[toc]If the NFL is coming any closer to changing it stance on the legalization of sports betting, it’s not coming from the mouth of Commissioner Roger Goodell.
Goodell talks sports betting on Mike & Mike
Goodell was in Philadelphia for the NFL Draft and doing the media arounds. (Interestingly, you can now bet on the draft legally in Nevada.) On Friday morning, he appeared on the Mike & Mike show on ESPN Radio.
The hosts have gotten in the habit of asking commissioners about sports betting whenever they appear on the show. While that topic has gotten a warmer reception from MLB Commissioner Rob Manfred, but less so from Goodell.
Mike Greenberg: One other thing that I think is interesting to a lot of fans is that with the pending move of the Oakland Raiders to Las Vegas, the issue of legalizing sports gambling, or whatever the league’s relationship is to it. And I’m hearing increasingly from some other commissioners, whom I know you talk to regularly, that they have a softened stance, if you will, on the issue of legalizing gambling. Where is your head on that right now, where is the league stance on it right now?
Goodell: Well, listen, the Raiders are going to be playing in Las Vegas, there clearly is a change I think in society with respect to gambling in general. Where we draw the line is when anything can impact the integrity of the game. And legalized sports betting is something that we’re concerned about on that level. So we’ll remain opposed to that. But we’re obviously recognizing what’s going on in society and we’re going to have to adapt policies from time to time. But we think this is something — protecting that integrity of the game is critical.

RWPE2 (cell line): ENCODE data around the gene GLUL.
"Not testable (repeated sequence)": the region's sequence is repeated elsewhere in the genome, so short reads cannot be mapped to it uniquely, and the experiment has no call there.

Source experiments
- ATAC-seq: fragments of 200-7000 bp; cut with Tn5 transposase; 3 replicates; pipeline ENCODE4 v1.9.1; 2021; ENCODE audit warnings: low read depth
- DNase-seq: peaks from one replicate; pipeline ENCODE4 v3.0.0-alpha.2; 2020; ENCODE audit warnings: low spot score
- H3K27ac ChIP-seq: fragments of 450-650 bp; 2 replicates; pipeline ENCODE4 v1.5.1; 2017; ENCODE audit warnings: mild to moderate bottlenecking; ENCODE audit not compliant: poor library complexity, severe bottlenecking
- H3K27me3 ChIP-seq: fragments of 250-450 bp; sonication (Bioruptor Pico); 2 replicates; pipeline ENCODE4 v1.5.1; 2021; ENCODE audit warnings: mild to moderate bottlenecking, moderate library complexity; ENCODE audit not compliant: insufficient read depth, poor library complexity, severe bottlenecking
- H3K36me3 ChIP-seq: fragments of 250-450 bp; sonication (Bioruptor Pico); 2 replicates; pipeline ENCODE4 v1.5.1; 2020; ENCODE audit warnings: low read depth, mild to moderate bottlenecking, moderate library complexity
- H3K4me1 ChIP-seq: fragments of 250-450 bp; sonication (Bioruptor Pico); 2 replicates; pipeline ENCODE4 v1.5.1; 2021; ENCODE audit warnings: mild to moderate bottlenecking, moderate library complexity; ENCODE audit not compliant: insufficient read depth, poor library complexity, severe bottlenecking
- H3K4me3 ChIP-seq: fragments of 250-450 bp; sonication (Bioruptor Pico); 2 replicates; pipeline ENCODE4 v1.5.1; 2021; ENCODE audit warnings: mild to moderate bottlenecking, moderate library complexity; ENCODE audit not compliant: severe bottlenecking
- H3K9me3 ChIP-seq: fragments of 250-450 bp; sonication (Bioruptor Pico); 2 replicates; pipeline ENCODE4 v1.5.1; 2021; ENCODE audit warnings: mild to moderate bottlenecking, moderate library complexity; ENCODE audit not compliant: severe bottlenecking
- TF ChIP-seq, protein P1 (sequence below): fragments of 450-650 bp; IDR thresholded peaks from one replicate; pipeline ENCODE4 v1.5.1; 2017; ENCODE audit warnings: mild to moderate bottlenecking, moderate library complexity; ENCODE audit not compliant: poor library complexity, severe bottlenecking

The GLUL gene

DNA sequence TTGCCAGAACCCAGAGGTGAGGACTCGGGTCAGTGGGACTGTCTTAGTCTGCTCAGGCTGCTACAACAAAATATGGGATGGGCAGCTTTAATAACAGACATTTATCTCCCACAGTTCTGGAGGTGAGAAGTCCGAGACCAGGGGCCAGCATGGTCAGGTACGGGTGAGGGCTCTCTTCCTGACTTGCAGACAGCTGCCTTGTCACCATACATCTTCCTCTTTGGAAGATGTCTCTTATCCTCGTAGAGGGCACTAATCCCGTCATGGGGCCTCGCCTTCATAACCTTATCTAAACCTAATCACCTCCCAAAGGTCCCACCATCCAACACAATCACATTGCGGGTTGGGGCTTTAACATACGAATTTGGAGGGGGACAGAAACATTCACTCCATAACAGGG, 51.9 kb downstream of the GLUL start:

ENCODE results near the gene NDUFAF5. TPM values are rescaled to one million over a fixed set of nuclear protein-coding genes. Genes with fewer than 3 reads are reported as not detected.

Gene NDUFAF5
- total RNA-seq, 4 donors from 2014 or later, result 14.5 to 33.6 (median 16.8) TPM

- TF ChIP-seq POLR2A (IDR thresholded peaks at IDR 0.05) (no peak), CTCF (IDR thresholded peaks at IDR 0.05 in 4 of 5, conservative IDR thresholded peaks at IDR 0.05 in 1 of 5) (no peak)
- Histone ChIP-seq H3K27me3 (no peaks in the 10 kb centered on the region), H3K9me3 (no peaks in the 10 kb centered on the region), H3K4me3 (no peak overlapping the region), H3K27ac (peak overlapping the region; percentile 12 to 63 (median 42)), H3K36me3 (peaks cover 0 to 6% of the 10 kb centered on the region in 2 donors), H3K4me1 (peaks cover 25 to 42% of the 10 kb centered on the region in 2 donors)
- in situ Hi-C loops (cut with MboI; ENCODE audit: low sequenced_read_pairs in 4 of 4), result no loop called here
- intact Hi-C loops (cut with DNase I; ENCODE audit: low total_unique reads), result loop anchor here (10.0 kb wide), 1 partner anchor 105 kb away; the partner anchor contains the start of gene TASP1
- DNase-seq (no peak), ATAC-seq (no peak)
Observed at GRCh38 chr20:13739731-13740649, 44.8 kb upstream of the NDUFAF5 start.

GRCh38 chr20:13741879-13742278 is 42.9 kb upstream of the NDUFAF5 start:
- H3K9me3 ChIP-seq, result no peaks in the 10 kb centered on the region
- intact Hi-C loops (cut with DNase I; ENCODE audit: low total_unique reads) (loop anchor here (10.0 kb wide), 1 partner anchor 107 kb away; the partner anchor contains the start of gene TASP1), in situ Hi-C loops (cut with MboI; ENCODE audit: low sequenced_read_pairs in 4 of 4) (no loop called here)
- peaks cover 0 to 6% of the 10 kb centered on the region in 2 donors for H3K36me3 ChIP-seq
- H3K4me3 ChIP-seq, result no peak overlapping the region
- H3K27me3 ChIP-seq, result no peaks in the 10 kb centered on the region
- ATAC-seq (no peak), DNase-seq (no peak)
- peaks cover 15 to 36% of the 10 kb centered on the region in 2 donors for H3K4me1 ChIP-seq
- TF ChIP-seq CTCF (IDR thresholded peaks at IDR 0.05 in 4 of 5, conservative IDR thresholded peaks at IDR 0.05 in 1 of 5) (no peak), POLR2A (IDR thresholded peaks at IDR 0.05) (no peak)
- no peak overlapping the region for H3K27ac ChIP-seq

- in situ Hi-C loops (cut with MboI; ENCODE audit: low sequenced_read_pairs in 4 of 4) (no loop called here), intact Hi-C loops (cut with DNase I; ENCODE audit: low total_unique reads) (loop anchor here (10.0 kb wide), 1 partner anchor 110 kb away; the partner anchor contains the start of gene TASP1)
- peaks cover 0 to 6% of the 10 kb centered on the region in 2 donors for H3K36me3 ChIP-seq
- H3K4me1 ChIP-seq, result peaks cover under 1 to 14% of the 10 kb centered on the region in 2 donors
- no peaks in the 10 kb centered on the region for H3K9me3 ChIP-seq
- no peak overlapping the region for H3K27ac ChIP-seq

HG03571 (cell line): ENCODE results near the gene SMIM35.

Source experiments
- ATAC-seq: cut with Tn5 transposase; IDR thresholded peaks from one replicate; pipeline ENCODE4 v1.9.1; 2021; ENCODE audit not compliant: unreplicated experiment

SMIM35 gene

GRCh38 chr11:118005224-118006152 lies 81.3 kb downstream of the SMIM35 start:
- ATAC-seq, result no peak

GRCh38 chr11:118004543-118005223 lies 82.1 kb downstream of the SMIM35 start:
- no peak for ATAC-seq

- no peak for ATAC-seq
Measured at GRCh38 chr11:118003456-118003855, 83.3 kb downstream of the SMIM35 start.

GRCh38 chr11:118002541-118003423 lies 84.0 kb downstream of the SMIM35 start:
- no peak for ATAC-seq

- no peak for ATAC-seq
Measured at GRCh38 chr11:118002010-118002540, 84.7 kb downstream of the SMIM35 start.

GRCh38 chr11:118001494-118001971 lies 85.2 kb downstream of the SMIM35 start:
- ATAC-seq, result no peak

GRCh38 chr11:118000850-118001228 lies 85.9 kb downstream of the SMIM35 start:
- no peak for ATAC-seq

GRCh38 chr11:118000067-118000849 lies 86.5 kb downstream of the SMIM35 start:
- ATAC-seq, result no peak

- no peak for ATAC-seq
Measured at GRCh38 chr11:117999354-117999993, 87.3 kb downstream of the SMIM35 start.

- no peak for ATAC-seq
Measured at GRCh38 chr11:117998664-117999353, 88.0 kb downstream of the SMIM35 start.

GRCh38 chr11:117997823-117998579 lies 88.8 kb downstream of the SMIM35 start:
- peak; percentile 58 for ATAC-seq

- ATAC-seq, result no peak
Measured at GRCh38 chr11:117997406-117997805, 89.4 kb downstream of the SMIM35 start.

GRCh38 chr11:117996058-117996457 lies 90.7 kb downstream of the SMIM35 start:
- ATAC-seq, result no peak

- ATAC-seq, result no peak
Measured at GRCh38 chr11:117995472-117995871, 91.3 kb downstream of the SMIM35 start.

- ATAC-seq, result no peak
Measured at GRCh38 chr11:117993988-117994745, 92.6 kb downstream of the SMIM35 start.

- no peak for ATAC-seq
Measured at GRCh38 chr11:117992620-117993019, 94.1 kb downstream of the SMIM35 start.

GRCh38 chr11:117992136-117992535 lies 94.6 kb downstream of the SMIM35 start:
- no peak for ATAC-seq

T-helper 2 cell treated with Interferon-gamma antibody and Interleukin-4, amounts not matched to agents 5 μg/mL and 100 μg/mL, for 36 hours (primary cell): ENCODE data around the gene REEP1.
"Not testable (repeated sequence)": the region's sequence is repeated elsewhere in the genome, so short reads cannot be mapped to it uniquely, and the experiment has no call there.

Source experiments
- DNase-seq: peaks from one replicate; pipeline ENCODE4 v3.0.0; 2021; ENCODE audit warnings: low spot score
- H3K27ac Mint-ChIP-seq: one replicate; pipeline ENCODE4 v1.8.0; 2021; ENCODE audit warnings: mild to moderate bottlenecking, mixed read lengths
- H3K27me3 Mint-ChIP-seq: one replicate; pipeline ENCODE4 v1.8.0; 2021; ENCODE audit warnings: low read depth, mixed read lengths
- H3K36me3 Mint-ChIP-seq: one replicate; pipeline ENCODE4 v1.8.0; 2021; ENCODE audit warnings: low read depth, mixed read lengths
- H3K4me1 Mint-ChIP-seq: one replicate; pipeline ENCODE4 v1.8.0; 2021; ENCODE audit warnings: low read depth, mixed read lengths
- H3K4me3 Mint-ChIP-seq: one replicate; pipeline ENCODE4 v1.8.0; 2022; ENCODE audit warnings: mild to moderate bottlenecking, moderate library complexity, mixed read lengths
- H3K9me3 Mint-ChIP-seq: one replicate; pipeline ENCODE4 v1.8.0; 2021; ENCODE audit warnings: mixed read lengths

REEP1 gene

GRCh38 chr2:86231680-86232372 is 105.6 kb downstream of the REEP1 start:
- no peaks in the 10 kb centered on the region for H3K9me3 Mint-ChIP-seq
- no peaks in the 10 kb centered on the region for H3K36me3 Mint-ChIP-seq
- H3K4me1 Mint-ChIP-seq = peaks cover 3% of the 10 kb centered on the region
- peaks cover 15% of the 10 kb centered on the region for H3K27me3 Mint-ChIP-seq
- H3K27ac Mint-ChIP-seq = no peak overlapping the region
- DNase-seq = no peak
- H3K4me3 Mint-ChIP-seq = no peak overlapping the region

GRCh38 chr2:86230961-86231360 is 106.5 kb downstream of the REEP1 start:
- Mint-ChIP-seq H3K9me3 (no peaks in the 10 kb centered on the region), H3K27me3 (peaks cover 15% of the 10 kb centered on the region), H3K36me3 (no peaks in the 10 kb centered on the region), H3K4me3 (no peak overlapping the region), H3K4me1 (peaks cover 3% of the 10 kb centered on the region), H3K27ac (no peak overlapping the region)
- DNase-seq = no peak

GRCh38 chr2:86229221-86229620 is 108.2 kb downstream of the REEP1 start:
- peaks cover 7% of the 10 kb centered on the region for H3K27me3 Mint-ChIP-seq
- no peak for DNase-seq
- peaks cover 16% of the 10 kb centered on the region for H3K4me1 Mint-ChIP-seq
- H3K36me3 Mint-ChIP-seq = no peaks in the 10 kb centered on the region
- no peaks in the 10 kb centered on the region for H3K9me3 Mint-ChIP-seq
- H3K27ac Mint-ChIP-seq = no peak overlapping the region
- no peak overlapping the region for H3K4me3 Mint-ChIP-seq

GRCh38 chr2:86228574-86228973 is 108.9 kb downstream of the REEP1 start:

Listen to the full interview here.
Is Goodell really ‘recognizing what’s going on in society’?
That’s certainly up for debate. Goodell says the NFL’s opposition to sports betting is because of its impact on “game integrity.” However, the idea that the NFL is acknowledging “what’s going on” flies in the face of reality:
- Sports betting takes place widely in the US on the black market despite a federal ban — it is only legal in Nevada — to the tune of hundreds of billions of dollars, much of it wagered on the NFL.
- Sports betting is widely regulated in many parts of the world, and leagues and bookmakers agree regulation improves integrity.
- Most NFL players are compensated to a point at which throwing games for money is wholly unrealistic.
- The NFL’s words and actions — including the Vegas move — make it increasingly difficult for the NFL to argue sports betting “harms” the league in any way.
- At least one NFL owner — New England’s Robert Kraft — has an investment in legal sports betting.
Of course, this isn’t the only topic the NFL and Goodell are out of touch with. Goodell was also taking heat for comments about marijuana use from the same Mike & Mike interview:
Read this Goodell quote about marijuana, then read these excepts from @RickMaese story about painkiller abuse in the NFL. pic.twitter.com/Jez0vssudB
— Kevin Van Valkenburg (@KVanValkenburg) April 28, 2017
Is there room for the NFL to move on sports betting?
The hope for proponents of legal sports betting is that the NFL is saying one thing publicly but moving away from that stance privately. At least a few NFL owners have said as much anonymously via the media. The league has had no qualms about its teams having relationships with daily fantasy sports.
Goodell even admitted that the regulated environment for Nevada sports betting “could be beneficial” as the Raiders move to Vegas.
Will the NFL and Goodell one day move closer to the public positions of the NBA and MLB, which acknowledge that sports betting is going on despite the federal ban and that legalization and regulation helps game integrity? Someday, perhaps. But not today.